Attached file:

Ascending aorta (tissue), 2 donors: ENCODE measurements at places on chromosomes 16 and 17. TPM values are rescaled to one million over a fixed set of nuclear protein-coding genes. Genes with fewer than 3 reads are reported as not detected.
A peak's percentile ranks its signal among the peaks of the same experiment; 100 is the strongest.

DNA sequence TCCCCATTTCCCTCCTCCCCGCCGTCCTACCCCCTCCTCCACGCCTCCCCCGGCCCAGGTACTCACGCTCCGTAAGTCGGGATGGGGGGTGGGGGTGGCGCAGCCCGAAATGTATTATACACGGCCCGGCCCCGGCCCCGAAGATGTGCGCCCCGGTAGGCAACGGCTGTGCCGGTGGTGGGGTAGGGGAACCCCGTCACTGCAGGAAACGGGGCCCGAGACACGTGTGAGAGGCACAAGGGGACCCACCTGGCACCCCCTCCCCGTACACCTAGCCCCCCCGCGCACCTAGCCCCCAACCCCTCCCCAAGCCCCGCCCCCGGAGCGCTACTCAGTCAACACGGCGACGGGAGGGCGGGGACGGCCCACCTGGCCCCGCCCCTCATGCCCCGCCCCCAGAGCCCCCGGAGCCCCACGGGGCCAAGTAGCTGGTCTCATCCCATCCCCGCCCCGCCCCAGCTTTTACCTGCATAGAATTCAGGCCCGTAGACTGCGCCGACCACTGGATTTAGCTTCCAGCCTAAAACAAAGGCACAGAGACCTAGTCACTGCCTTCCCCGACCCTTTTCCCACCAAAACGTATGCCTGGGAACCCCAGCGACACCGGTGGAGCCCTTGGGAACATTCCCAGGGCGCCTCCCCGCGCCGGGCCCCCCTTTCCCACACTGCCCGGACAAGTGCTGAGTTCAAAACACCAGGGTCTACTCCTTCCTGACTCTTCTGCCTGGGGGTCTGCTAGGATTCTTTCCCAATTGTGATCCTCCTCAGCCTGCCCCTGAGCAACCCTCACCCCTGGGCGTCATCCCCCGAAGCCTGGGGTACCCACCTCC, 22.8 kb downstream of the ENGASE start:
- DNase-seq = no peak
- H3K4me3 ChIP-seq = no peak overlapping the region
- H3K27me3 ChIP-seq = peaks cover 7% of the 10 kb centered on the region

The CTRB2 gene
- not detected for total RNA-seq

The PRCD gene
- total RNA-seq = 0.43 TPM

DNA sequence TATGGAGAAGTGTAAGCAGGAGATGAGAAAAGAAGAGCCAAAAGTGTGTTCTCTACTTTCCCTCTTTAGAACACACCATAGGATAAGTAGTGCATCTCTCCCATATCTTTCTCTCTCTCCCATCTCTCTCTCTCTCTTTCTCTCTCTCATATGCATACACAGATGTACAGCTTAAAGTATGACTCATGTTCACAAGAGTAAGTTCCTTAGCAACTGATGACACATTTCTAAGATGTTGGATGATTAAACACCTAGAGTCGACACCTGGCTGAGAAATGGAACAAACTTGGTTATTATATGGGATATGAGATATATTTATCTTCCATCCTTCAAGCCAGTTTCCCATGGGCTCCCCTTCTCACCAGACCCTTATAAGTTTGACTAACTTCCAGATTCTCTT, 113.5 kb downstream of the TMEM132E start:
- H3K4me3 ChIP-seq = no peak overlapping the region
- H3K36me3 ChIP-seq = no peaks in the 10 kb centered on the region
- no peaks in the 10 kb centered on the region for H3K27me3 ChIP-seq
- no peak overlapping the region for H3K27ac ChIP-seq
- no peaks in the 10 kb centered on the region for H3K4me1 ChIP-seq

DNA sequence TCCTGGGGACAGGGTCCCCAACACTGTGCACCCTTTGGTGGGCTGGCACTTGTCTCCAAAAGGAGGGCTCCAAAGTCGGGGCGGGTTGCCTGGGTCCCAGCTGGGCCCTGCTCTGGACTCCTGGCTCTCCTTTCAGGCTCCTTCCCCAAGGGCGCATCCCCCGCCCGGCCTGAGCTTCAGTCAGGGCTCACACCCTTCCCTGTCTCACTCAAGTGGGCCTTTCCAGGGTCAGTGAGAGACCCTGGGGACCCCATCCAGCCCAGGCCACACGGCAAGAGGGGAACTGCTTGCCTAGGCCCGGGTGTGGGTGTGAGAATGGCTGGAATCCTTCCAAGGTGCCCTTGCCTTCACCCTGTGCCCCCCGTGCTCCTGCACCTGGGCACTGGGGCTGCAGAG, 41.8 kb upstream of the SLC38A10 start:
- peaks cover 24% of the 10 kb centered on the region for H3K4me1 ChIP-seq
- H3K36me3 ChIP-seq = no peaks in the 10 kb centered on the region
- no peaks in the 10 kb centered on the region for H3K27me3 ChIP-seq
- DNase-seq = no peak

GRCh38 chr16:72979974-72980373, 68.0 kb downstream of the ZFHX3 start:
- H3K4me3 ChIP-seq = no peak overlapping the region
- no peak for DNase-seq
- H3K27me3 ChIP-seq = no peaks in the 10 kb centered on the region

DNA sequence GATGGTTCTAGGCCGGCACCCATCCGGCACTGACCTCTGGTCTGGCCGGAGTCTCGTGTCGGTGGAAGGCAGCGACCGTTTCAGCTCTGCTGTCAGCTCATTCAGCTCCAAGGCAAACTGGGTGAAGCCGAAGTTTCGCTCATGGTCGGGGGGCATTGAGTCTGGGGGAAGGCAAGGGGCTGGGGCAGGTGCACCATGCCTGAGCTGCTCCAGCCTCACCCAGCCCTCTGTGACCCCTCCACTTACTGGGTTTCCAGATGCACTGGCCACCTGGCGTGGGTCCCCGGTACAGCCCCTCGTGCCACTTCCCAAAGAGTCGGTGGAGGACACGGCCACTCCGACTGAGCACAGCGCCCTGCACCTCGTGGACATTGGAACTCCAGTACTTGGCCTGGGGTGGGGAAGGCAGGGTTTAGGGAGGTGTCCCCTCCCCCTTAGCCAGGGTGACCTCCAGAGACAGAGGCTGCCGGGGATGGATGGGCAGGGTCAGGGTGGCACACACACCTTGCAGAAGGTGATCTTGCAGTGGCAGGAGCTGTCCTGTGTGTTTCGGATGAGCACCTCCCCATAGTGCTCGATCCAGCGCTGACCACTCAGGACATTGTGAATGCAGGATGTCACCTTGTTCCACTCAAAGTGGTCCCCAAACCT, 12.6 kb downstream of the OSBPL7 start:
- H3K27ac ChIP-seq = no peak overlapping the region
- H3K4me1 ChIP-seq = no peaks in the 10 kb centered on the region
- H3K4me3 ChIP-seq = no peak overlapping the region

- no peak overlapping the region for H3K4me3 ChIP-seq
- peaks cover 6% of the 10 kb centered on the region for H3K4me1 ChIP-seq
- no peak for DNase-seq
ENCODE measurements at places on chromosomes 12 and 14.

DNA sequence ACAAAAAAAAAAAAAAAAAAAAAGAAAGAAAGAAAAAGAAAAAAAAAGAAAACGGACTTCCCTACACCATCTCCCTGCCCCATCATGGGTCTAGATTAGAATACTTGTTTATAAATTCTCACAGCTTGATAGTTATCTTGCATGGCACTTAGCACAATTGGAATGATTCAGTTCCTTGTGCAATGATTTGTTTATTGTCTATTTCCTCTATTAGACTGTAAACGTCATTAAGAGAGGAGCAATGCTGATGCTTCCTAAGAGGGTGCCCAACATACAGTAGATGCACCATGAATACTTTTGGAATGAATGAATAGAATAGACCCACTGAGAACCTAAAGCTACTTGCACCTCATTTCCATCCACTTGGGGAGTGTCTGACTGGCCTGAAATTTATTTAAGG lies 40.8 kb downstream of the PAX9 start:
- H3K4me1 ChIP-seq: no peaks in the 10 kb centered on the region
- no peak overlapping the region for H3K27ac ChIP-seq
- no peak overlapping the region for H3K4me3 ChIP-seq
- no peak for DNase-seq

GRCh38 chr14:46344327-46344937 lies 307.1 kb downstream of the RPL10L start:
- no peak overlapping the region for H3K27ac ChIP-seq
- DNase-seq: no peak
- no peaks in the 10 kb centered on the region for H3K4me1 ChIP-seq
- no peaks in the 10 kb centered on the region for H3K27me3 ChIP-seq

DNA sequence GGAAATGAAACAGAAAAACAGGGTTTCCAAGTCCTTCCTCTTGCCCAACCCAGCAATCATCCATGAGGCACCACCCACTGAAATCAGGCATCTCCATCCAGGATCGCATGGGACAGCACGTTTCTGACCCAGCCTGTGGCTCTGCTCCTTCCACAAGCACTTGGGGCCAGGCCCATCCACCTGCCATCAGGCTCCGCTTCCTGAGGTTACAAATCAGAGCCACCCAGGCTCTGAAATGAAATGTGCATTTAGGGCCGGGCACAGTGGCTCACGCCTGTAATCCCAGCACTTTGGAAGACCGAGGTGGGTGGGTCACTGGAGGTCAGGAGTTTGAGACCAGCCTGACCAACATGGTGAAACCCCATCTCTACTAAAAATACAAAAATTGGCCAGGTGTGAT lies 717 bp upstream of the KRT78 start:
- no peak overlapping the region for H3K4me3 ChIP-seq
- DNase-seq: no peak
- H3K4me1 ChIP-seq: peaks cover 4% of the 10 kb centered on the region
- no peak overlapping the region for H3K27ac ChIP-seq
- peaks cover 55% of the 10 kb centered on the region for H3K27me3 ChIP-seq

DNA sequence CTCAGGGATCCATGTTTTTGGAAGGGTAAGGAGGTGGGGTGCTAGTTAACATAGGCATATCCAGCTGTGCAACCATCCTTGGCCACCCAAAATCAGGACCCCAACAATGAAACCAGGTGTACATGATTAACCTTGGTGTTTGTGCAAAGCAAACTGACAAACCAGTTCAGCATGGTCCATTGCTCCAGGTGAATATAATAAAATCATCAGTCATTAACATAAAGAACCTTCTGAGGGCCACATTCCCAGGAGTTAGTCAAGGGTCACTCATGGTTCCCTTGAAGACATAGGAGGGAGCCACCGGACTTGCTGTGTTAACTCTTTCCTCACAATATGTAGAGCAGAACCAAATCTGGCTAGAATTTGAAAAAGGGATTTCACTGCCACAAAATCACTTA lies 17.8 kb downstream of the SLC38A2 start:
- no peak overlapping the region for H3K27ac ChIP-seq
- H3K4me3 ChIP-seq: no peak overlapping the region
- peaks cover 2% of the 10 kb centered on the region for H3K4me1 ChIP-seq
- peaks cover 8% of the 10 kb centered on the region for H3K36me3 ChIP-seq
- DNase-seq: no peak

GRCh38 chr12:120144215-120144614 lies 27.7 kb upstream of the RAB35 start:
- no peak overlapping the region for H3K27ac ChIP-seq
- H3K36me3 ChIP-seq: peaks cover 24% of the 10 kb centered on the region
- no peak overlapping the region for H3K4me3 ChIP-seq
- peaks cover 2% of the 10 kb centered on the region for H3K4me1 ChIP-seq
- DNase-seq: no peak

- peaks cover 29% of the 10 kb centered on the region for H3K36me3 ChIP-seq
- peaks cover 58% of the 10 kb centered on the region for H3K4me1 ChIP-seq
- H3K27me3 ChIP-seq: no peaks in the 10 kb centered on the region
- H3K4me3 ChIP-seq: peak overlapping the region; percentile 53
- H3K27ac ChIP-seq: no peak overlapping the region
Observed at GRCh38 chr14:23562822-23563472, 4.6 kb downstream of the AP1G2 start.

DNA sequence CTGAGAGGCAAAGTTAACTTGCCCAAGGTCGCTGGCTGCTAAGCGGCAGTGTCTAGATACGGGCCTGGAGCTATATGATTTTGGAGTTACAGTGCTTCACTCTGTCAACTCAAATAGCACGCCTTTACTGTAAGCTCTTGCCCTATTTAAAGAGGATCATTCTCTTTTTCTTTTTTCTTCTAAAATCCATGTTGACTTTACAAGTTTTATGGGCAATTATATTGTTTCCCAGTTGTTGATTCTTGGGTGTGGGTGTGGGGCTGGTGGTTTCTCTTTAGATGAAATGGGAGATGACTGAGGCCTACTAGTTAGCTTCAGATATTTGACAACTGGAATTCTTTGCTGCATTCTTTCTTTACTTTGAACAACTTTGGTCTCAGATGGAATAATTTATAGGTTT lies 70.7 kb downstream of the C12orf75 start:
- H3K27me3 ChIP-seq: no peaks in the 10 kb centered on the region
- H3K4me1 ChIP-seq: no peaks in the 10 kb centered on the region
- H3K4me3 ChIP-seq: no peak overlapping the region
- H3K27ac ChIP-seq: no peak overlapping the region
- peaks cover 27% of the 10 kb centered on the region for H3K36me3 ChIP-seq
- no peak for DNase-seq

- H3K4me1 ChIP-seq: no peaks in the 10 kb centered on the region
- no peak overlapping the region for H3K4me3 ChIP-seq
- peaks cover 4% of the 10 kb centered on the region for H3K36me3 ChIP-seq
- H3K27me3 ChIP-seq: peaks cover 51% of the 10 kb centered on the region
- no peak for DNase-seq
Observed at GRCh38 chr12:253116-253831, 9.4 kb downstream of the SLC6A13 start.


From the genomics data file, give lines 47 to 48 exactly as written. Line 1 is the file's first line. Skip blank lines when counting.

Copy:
- H3K4me1 ChIP-seq: peaks cover 4% of the 10 kb centered on the region
- no peak overlapping the region for H3K27ac ChIP-seq